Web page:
"Westwood House consists of a square building, from each corner of which projects a wing in the form of a parallelogram, and turreted in the style of the Chateau de Madrid, Paris, or Holland House."
Situated on a rising ground, and encircled with masses of glorious old trees, this ancient dwelling forms the centre of a picture of beauty that has few equals. The house greatly resembles a Norman chateau; it is built of brick with stone quoins and parapets. The body of the house is square, and three storeys high; the saloon occupies the first floor, and is lighted by large bay windows. Wings project in a line from the centre of each corner of the house, and communicate, by doors on each floor, with the central building. At some distance from each wing, yet opposite to them, are small square towers that were once connected by walls with the main building; but the walls have been removed, or fallen, and the towers now stand alone.
The gate-house is immediately in front of the house at some little distance in advance; the gate has a red brick lodge on each side of it with ornamental gables and pinnacles. The gate between them is ornamented with the heraldic bearings of the family, the mullet or star of five points, and below them the garbs or wheat-sheaves. These bearings are also sculptured on the parapets, the wheatsheaves forming the pilasters and the mullets the balusters. The timber-work over the gate, with its high pointed roof and small pinnacle, is very picturesque.
The stables and servants' offices are at a short distance in the rear of the house, and where the kitchen garden now stands was originally a nunnery. No remains exist of it, but in digging, stone coffins have sometimes been found there.
Eustachia de Say and her son Osbert Fitz Hugh gave the church here to the Abbey de Frontevaud, in Normandy, where many of our kings are buried. Soon after a small priory was erected here, dedicated to the Blessed Virgin, for six nuns of the Benedictine order; it ultimately numbered eighteen sisters. An abbess of this nunnery, Isabella, died under excommunication for having accepted Clement VII. as Pope.
The last prioress, Joyce Acton, received at the dissolution, in 1553, an annual pension of ten pounds.
After the dissolution Henry VIII. granted Westwood, with its lands, to Sir John Pakyngton, knight, in whose descendants it still continues.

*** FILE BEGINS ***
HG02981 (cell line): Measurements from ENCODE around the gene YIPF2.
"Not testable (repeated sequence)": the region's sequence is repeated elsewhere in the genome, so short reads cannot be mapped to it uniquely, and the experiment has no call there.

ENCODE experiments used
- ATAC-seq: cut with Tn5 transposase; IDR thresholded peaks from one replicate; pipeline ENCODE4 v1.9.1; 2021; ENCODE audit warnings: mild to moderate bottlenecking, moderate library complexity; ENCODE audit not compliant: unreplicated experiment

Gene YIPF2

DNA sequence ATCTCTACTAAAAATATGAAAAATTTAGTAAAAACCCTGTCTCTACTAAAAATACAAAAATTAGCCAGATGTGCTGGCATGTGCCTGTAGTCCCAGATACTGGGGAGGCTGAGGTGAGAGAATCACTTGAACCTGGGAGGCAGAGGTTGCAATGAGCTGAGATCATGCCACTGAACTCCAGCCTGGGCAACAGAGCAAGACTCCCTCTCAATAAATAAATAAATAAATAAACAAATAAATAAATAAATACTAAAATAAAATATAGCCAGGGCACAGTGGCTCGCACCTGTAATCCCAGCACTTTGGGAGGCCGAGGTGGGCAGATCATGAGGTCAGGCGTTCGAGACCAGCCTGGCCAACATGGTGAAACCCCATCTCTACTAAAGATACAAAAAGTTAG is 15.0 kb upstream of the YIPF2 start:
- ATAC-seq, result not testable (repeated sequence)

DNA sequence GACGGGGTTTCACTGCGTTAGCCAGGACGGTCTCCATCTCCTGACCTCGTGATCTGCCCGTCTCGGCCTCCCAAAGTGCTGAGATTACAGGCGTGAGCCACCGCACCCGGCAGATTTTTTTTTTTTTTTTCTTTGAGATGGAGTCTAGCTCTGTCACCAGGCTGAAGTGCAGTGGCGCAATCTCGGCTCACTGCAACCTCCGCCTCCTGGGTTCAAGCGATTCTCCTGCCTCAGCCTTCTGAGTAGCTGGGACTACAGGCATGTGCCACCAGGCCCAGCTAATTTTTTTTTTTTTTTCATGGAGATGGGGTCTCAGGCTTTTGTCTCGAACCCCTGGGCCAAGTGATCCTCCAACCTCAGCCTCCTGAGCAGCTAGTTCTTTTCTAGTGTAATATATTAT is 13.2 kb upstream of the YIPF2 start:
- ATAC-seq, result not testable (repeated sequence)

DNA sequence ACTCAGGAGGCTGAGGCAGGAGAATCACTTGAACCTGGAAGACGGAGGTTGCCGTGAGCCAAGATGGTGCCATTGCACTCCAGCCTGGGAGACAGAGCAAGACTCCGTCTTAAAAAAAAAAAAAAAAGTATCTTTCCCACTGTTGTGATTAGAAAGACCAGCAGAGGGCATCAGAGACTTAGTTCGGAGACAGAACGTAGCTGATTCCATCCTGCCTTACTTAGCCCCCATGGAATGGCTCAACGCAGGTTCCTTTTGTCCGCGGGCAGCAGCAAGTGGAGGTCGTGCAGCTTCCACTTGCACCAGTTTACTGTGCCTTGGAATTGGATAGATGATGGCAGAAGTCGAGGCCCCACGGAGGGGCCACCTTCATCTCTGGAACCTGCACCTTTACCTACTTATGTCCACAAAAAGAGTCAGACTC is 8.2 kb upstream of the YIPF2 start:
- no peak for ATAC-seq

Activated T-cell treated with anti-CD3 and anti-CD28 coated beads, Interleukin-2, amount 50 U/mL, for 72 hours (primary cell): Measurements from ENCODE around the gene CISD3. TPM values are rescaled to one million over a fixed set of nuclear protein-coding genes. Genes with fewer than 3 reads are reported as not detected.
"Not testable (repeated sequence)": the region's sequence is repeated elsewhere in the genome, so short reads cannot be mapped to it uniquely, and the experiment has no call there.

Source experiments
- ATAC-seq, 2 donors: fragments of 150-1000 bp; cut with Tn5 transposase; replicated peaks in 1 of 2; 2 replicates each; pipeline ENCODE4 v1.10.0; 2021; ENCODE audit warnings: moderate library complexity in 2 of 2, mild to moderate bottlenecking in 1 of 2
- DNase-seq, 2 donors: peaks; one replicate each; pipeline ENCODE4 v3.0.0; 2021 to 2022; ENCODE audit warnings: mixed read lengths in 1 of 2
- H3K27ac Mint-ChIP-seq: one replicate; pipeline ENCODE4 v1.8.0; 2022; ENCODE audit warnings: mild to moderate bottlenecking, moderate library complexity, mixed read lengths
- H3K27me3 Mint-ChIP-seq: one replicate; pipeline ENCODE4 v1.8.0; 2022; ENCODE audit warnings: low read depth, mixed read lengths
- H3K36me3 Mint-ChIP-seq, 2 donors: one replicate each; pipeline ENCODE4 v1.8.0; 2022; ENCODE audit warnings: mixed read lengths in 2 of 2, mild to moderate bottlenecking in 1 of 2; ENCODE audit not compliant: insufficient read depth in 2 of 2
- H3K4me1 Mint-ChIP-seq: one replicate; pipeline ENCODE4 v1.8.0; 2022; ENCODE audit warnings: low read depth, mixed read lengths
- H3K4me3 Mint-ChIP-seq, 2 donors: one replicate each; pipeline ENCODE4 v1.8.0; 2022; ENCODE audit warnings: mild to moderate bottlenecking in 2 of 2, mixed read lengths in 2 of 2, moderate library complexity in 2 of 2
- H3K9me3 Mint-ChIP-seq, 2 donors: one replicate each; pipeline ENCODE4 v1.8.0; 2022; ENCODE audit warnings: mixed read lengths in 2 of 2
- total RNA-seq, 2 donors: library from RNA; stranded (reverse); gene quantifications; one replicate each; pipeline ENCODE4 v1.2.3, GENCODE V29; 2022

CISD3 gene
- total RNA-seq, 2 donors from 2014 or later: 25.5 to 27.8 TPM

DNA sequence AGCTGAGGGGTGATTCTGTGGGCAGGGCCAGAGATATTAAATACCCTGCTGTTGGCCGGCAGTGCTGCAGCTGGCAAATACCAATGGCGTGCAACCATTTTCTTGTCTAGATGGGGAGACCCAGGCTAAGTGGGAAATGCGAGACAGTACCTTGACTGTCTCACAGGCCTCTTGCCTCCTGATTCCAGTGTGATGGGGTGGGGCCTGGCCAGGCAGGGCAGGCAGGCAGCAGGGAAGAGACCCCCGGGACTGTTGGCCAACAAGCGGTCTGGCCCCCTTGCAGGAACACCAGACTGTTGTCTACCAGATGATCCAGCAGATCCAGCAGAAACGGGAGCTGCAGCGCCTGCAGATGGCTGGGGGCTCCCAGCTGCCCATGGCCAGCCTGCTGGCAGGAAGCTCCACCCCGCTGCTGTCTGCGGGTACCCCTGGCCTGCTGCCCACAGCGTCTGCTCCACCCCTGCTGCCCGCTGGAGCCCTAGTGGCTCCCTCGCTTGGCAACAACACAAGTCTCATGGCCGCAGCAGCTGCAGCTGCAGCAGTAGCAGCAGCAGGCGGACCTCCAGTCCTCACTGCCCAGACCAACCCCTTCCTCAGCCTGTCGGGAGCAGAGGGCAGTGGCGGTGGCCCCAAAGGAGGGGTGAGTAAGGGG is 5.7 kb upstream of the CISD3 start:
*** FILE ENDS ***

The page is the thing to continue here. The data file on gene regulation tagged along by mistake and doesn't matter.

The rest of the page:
The Pakyugtons resided at Hampton Lovet, but that house was so much damaged during the civil wars that they moved to Westwood, which had been built in the reign of Elizabeth. They enlarged and repaired the house, and probably erected the stone portico - purely Italian in taste. There is an open balustrade on each side of the steps, and over the centre arch is a figure seated on an eagle.
The hall is an oblong room possessing no features of interest; we pass through it to the library, which contains many rare and valuable works.
The principal apartments, besides the hall and library, are reached by a splendid staircase of carved oak, supporting globes on Corinthian capitals. By this stairway the saloon is reached. It is a grand room, with a double bay window, immediately over the hall; its walls are lined with fine old tapestry of the Elizabethan age, and it has a magnificent fireplace, decorated with the royal arms. From the window of this room a grand view is obtained over a most beautiful and undulating country. The lake, the radiating avenues, and the ancient oaks add to its beauty. There is, indeed, all over Worcestershire a soft beauty of landscape that is very bewitching.
Sir John Pakyngton, Bart., knight of the shire in the reign of Charles I., was a strong Royalist, and was tried for. his life by the Parliament; his estates were sequestered, and he was greatly plundered, but he ultimately compounded with the Parliamentary Committee for £5,000. Sir John Pakyngton's house was the refuge of learned men in those sad times when the king and Parliament were at war. Dr. Hammond found shelter here, and Bishops Morley, Fenn, Gunning, and others were received and treated with the greatest hospitality. In concert with these good and great men, Dorothy, Lady Pakyngton - the good Lady Pakyngton as she was called - is supposed to have written the "Whole Duty of Man," one of the most popular of religious works in its day. It has been asserted that the original MS. in the handwriting of this lady, with interlined corrections by Bishop Fell, was in the possession of her daughter, Mrs. Ayre, of Bampton, who declared it to be the production of her mother, adding that she was also the authoress of "The Decay of Christian Piety," and other very popular religious works.
At the Revolution the tried hospitality of Westwood House was extended to those who scrupled to take the oath of allegiance to William of Orange, and Dean Hickes wrote several of his important works at Westwood.